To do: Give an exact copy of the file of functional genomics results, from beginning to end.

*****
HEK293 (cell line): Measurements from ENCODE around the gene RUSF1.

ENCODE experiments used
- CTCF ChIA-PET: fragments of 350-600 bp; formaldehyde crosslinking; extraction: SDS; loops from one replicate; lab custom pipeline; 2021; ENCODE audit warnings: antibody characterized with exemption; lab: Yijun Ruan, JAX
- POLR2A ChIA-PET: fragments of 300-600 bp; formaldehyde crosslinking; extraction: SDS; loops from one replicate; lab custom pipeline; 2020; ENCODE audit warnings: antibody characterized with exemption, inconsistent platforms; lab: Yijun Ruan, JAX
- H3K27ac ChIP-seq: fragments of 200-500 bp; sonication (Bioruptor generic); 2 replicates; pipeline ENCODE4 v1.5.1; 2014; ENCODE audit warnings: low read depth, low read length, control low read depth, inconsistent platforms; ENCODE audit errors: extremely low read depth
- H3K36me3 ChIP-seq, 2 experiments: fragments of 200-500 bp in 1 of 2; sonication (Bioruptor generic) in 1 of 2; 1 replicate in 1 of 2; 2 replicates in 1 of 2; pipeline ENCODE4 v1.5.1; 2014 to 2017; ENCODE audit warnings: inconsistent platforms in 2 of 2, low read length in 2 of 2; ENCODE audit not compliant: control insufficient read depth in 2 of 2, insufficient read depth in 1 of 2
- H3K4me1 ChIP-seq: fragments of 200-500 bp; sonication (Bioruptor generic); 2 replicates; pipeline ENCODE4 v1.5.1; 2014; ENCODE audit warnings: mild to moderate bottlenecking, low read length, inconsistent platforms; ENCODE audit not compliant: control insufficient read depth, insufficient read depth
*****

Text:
HEK293 (cell line): Measurements from ENCODE around the gene RUSF1.

ENCODE experiments used
- CTCF ChIA-PET: fragments of 350-600 bp; formaldehyde crosslinking; extraction: SDS; loops from one replicate; lab custom pipeline; 2021; ENCODE audit warnings: antibody characterized with exemption; lab: Yijun Ruan, JAX
- POLR2A ChIA-PET: fragments of 300-600 bp; formaldehyde crosslinking; extraction: SDS; loops from one replicate; lab custom pipeline; 2020; ENCODE audit warnings: antibody characterized with exemption, inconsistent platforms; lab: Yijun Ruan, JAX
- H3K27ac ChIP-seq: fragments of 200-500 bp; sonication (Bioruptor generic); 2 replicates; pipeline ENCODE4 v1.5.1; 2014; ENCODE audit warnings: low read depth, low read length, control low read depth, inconsistent platforms; ENCODE audit errors: extremely low read depth
- H3K36me3 ChIP-seq, 2 experiments: fragments of 200-500 bp in 1 of 2; sonication (Bioruptor generic) in 1 of 2; 1 replicate in 1 of 2; 2 replicates in 1 of 2; pipeline ENCODE4 v1.5.1; 2014 to 2017; ENCODE audit warnings: inconsistent platforms in 2 of 2, low read length in 2 of 2; ENCODE audit not compliant: control insufficient read depth in 2 of 2, insufficient read depth in 1 of 2
- H3K4me1 ChIP-seq: fragments of 200-500 bp; sonication (Bioruptor generic); 2 replicates; pipeline ENCODE4 v1.5.1; 2014; ENCODE audit warnings: mild to moderate bottlenecking, low read length, inconsistent platforms; ENCODE audit not compliant: control insufficient read depth, insufficient read depth